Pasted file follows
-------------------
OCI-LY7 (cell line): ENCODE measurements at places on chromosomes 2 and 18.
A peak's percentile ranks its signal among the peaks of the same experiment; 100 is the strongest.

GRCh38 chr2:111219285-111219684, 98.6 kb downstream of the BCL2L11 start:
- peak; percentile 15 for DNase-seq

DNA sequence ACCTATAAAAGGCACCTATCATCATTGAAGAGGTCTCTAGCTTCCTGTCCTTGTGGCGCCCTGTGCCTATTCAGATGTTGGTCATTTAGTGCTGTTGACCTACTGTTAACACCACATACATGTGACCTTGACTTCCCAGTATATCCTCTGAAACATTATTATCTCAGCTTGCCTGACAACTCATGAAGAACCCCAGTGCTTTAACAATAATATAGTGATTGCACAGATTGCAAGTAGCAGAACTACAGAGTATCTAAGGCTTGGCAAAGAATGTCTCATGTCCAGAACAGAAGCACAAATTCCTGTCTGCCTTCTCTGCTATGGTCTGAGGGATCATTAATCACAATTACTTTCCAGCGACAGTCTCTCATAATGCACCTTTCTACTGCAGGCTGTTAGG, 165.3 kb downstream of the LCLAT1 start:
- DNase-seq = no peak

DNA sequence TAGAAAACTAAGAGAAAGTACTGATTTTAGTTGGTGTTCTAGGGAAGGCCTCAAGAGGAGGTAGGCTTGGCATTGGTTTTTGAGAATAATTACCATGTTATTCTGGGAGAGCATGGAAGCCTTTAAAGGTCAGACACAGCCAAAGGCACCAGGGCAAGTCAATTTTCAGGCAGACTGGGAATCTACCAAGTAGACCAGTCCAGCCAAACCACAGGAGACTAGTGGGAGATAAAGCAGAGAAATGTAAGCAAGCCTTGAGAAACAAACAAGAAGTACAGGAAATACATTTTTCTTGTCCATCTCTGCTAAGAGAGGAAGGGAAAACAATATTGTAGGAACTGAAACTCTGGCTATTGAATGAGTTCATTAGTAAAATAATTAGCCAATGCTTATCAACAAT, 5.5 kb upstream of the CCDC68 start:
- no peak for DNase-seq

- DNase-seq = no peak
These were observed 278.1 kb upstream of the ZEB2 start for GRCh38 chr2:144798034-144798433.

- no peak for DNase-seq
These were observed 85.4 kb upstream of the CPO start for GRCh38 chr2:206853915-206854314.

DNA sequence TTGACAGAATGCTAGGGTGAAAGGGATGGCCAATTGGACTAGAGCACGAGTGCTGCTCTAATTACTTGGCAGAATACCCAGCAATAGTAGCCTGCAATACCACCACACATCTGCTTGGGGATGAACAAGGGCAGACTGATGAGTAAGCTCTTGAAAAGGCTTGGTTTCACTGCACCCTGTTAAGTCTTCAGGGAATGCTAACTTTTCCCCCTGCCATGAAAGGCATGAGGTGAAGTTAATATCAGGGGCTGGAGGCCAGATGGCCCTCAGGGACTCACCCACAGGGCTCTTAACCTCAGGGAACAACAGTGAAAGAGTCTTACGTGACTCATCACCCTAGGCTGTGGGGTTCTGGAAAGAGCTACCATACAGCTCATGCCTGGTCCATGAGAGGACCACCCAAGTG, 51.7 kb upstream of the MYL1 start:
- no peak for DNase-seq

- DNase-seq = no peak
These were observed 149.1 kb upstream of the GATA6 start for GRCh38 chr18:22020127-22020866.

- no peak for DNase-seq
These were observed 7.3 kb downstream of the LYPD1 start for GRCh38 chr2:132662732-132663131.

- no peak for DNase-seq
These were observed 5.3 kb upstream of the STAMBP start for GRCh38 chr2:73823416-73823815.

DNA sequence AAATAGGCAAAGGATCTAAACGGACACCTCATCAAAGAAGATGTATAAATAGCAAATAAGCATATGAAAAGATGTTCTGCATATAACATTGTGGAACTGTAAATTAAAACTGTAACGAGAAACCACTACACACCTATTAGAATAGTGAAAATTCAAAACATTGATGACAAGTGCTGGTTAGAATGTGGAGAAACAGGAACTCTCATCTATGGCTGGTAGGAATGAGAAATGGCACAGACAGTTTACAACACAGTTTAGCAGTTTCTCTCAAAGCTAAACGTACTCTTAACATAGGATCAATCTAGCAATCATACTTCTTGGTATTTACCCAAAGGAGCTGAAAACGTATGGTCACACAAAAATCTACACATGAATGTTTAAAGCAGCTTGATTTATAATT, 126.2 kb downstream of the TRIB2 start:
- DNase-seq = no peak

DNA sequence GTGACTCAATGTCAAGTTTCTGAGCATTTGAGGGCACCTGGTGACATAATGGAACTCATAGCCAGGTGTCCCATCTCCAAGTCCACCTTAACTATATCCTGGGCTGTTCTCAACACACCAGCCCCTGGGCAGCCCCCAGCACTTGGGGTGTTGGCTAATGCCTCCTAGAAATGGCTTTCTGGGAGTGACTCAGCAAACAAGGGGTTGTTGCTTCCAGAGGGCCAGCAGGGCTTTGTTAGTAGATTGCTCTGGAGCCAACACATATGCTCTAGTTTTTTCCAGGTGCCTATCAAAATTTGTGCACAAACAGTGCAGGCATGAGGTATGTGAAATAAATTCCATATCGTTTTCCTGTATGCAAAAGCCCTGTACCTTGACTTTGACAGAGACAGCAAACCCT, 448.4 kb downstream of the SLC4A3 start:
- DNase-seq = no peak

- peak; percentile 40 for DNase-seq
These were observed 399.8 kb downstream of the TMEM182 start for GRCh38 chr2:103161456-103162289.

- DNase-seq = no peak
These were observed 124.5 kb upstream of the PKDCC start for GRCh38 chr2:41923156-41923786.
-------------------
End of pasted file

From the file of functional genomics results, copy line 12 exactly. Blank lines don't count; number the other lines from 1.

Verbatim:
These were observed 85.4 kb upstream of the CPO start for GRCh38 chr2:206853915-206854314.